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South Carolina Democrats deciding first-in-the-South presidential primary

Joe Biden faces crucial test against Bernie Sanders in the Palmetto State

♦By Rich Shumate, ChickenFriedPolitics.com editor

CHARLESTON (CFP) — Democrats are going to the polls across South Carolina Saturday to pick their favorite for the party’s presidential nomination, which former Vice President Joe Biden hoping to revive his flagging fortunes heading into Super Tuesday and Vermont U.S. Senator Bernie Sanders hoping to add to his list of victories.

Not on the ballot in Saturday’s first-in-the-South primary is former New York City Mayor Mike Bloomberg, who has spent nearly $500 million of his own fortune on his campaign and will make his debut in contests on Tuesday in 14 states, including seven in the South.

Polls in the Palmetto State close at 7 p.m. ET. Only Democrats are voting; South Carolina Republicans opted to cancel their primary in support of President Donald Trump.

Sanders and Biden compete in South Carolina

After finishing fourth in Iowa and New Hampshire and a distant second to Sanders in Iowa, Biden’s campaign hopes his strong support among African American voters — who will make up about 60 percent of the electorate in South Carolina — will propel him to his first victory of the presidential race.

Four years ago, Sanders was crushed nearly 3-to-1 in South Carolina by Hillary Clinton, who carried all 46 counties. But this time around, his chances will be helped by a more fractured field and a strong statewide organization built since his defeat last time around.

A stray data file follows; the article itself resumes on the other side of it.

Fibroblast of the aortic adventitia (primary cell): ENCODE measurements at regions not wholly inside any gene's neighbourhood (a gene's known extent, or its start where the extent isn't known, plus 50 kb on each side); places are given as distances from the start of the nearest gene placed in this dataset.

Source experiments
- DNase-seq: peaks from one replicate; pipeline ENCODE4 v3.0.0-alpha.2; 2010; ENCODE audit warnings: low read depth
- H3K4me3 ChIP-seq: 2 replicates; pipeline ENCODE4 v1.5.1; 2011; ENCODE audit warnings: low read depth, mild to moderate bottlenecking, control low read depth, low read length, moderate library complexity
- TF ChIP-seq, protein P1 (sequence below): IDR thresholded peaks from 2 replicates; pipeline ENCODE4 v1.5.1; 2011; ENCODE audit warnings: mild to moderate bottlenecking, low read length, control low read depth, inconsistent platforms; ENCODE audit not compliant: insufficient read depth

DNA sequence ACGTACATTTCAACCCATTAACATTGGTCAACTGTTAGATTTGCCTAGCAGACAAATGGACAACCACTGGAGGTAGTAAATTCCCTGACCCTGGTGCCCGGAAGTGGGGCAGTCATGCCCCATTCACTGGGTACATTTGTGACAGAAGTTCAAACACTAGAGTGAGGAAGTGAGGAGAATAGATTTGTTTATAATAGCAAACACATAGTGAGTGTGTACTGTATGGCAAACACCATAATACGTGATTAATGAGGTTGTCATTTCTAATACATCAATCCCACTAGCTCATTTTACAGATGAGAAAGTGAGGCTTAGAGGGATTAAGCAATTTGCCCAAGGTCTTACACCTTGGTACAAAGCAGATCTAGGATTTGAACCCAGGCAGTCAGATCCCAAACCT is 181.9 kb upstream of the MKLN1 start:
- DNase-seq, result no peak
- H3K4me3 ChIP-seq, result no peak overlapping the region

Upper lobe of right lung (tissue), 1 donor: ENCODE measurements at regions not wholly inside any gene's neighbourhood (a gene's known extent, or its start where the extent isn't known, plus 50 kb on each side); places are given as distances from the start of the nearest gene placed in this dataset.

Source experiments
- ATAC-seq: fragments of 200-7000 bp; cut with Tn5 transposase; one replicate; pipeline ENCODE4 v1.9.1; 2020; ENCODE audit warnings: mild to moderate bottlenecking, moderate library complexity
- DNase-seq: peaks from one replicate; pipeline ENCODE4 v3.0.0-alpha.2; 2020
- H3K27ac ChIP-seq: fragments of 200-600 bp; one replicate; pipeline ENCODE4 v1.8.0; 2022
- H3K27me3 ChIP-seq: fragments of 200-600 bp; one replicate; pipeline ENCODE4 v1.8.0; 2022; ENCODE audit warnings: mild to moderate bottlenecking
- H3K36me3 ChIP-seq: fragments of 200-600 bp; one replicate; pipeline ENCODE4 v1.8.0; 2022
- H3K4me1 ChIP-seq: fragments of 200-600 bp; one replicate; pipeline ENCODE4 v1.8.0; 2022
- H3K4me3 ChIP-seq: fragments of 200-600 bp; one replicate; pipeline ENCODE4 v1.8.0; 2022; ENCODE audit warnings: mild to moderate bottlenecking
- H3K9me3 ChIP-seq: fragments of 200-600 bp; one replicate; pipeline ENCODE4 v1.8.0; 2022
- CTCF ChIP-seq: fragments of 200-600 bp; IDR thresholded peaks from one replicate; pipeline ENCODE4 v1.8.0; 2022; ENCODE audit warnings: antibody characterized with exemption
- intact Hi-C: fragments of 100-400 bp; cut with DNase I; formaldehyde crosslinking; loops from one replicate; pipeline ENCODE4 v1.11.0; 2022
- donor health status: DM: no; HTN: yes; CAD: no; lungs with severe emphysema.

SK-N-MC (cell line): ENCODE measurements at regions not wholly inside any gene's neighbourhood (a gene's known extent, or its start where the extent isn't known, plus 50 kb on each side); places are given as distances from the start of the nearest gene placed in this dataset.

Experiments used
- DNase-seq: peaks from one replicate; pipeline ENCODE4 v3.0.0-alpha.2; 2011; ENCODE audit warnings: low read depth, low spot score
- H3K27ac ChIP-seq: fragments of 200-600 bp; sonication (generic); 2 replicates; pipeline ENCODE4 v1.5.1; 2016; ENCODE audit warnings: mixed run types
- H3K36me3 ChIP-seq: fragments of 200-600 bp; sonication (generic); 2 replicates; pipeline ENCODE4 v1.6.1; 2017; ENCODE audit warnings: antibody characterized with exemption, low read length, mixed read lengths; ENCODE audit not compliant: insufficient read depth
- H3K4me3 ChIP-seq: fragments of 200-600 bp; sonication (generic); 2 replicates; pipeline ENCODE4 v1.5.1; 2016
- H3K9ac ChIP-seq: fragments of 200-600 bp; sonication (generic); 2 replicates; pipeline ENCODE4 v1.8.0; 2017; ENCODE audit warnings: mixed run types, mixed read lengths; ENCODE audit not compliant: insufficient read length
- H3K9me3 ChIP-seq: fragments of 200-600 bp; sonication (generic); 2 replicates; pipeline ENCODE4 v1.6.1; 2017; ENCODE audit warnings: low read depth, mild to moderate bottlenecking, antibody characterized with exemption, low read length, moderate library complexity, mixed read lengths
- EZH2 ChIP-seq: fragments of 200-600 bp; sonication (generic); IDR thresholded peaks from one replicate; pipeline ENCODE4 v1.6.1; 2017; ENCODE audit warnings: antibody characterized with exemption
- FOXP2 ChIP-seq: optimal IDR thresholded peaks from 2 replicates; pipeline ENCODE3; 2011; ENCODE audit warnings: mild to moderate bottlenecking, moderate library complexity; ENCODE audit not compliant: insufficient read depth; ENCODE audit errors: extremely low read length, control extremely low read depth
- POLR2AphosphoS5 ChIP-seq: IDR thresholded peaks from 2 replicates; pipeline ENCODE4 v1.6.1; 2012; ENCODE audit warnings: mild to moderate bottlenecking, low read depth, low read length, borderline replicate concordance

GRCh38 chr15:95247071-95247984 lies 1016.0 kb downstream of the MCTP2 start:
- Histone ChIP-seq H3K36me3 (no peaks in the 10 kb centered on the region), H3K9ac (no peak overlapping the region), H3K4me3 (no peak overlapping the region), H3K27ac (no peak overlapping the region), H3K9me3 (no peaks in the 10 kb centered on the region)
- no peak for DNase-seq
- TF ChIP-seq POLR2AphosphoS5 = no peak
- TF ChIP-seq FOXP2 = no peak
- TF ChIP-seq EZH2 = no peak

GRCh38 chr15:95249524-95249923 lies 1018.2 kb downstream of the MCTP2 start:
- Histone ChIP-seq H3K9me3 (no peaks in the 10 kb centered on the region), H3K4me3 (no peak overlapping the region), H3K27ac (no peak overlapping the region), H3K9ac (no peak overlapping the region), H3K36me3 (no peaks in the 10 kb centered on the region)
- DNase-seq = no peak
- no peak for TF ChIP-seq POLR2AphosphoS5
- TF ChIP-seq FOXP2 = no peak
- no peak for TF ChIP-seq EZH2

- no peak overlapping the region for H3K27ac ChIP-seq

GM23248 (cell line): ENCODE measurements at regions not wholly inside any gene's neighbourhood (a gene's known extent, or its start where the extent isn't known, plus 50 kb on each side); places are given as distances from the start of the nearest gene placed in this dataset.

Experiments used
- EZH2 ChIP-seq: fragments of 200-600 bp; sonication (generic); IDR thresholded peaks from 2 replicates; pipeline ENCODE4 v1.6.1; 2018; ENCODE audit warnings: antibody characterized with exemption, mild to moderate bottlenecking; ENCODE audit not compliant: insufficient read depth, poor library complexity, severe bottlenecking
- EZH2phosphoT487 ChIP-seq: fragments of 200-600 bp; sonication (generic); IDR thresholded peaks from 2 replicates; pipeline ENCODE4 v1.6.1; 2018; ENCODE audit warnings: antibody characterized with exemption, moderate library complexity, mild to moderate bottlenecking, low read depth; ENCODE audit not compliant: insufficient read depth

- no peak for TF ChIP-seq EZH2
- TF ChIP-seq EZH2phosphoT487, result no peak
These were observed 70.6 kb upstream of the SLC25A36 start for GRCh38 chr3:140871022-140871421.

Most public polling in the last week of the race showed no statistically significant difference between Biden and Sanders, although some polls showed the former vice president had built a lead.

Five other candidates are on the ballot Saturday: California businessman Tom Steyer, former South Bend, Indiana Mayor Pete Buttegieg, U.S. Senators Elizabeth Warren of Massachusetts and Amy Klobuchar of Minnesota, and U.S. Rep. Tulsi Gabbard of Hawaii.

Polls show Steyer, who wasn’t a factor in the first three contests, in third place behind Biden and Sanders in South Carolina, with the rest of the candidates trailing.

A pot of 54 delegates are at stake Saturday, 12 allocated proportionally based on the statewide results and 35 allocated proportionally based on the results in the state’s seven congressional districts. However, only candidates who win at least 15 percent of the vote statewide or in a congressional district qualify for any delegates.

Pre-election polling indicates that Biden and Sanders could end up splitting all 54 delegates between them, although that will depend on district-level results, where public polling has not been done.

After Saturday, the presidential race in the South turns to seven Super Tuesday states where delegates will be selected — Virginia, North Carolina, Tennessee, Alabama, Arkansas, Texas and Oklahoma.

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